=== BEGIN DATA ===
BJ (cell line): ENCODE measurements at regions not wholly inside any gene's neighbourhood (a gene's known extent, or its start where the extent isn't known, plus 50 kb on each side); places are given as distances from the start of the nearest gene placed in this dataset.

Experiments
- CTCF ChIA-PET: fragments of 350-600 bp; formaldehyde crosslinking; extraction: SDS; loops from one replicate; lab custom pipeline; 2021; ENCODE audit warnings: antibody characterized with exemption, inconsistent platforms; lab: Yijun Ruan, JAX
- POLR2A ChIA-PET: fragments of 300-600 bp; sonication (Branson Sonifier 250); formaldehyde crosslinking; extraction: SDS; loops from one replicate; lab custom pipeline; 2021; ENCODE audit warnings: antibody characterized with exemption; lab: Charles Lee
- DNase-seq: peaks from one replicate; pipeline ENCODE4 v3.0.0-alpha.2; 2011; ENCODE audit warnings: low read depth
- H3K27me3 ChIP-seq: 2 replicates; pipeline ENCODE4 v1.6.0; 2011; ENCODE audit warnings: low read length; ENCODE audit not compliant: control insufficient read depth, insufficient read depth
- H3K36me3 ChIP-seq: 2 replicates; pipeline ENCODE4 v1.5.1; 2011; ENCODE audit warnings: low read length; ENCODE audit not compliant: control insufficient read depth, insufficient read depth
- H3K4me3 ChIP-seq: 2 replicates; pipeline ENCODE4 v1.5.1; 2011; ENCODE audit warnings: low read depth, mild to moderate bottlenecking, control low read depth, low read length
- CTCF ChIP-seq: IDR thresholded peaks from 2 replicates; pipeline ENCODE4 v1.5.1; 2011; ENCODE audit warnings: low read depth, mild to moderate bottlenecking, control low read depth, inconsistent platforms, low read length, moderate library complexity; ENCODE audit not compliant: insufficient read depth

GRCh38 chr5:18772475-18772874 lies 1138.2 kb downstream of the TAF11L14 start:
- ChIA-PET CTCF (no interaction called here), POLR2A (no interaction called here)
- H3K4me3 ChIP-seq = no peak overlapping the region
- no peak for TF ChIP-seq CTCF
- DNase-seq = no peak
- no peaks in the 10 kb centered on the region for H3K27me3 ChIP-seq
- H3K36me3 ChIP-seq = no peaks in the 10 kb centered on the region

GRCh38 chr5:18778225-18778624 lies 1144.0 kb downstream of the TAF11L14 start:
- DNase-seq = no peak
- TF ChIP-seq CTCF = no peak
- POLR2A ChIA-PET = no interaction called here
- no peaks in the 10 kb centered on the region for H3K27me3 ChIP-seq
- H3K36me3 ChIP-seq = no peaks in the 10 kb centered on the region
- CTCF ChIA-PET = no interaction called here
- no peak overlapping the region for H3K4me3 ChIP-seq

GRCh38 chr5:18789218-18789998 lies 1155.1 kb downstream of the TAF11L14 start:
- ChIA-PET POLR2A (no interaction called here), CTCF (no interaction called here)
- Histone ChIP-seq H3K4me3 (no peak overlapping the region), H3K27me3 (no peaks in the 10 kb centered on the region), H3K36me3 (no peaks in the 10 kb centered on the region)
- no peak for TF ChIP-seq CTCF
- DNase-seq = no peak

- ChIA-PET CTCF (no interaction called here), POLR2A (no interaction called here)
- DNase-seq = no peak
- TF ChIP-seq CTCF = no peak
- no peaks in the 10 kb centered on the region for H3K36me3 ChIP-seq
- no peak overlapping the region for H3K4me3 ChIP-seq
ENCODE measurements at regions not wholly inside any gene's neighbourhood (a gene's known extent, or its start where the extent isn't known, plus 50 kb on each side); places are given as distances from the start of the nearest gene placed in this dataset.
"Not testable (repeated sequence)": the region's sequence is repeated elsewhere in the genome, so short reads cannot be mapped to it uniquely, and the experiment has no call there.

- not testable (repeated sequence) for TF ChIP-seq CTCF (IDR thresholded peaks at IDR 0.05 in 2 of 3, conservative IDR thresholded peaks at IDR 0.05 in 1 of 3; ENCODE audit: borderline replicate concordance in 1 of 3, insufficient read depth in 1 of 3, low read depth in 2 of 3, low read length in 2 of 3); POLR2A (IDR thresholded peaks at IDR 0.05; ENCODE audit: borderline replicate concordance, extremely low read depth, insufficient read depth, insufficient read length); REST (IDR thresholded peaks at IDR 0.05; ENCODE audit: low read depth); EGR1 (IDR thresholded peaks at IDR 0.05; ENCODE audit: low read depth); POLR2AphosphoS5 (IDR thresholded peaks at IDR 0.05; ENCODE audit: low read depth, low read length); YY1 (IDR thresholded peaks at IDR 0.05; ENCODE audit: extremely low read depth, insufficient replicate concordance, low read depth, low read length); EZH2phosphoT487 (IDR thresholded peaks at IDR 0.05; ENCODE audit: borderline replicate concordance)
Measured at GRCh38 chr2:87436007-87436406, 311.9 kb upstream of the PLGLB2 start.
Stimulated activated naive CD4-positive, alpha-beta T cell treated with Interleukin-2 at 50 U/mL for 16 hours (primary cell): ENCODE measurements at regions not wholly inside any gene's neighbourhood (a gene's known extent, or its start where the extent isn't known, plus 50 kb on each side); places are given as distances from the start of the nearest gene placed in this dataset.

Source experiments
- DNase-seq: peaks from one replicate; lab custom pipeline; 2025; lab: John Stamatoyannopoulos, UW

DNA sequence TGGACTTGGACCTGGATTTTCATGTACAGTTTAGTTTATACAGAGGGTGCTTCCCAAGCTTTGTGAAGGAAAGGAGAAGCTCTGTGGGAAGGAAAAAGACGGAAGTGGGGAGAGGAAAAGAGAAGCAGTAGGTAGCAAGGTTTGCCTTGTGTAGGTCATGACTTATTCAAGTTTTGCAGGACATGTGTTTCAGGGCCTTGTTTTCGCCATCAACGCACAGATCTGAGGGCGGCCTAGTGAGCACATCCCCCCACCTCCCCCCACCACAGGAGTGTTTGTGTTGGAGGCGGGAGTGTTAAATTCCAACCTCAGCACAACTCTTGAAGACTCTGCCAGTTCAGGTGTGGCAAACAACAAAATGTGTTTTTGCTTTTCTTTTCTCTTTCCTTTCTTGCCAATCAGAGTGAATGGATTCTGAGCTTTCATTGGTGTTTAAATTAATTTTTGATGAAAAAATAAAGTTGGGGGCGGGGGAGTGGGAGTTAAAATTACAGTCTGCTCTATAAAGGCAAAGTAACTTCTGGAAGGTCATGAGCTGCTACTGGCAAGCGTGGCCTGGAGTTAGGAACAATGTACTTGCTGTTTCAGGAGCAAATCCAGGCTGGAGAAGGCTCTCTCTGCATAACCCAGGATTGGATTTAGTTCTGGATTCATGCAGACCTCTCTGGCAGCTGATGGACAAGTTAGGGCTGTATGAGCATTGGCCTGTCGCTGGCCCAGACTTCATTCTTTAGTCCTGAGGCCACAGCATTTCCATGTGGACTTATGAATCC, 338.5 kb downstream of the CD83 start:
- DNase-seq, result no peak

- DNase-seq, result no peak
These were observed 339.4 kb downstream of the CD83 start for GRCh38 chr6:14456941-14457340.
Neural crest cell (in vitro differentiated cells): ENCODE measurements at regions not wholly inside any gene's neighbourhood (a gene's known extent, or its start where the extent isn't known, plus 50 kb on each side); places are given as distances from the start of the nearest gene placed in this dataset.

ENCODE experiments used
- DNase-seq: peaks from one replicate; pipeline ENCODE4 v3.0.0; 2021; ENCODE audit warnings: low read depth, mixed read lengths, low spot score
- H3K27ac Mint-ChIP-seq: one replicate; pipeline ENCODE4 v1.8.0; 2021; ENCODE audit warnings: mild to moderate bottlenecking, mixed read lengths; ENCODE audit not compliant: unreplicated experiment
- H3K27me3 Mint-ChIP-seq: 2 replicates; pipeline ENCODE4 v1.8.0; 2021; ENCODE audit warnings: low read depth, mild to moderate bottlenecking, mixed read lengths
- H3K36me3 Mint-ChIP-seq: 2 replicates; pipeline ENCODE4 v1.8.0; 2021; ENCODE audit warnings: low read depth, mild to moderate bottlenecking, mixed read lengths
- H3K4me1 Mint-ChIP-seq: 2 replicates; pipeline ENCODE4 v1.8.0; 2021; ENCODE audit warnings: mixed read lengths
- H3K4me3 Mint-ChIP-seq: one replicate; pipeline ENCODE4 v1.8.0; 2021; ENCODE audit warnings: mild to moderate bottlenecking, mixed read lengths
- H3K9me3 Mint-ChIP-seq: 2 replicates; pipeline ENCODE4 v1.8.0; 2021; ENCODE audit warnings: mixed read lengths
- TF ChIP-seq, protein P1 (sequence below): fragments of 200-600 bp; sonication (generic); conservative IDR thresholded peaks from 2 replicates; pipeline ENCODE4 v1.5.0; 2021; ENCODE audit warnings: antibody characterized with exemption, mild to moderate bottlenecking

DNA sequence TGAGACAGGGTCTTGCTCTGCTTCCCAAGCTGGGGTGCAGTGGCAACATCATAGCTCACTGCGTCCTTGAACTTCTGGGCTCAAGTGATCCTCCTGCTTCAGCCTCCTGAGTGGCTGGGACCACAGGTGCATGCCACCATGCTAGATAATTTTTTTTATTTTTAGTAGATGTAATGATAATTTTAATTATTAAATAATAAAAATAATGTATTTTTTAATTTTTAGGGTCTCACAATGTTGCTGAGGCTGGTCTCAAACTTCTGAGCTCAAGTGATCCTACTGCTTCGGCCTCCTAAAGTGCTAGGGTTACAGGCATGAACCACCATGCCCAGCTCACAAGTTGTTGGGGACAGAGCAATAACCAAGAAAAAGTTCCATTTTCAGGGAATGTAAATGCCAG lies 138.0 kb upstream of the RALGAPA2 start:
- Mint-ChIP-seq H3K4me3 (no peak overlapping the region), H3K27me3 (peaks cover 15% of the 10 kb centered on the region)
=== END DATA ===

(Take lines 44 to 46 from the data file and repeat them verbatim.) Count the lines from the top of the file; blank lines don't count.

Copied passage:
- DNase-seq, result no peak
These were observed 339.4 kb downstream of the CD83 start for GRCh38 chr6:14456941-14457340.
Neural crest cell (in vitro differentiated cells): ENCODE measurements at regions not wholly inside any gene's neighbourhood (a gene's known extent, or its start where the extent isn't known, plus 50 kb on each side); places are given as distances from the start of the nearest gene placed in this dataset.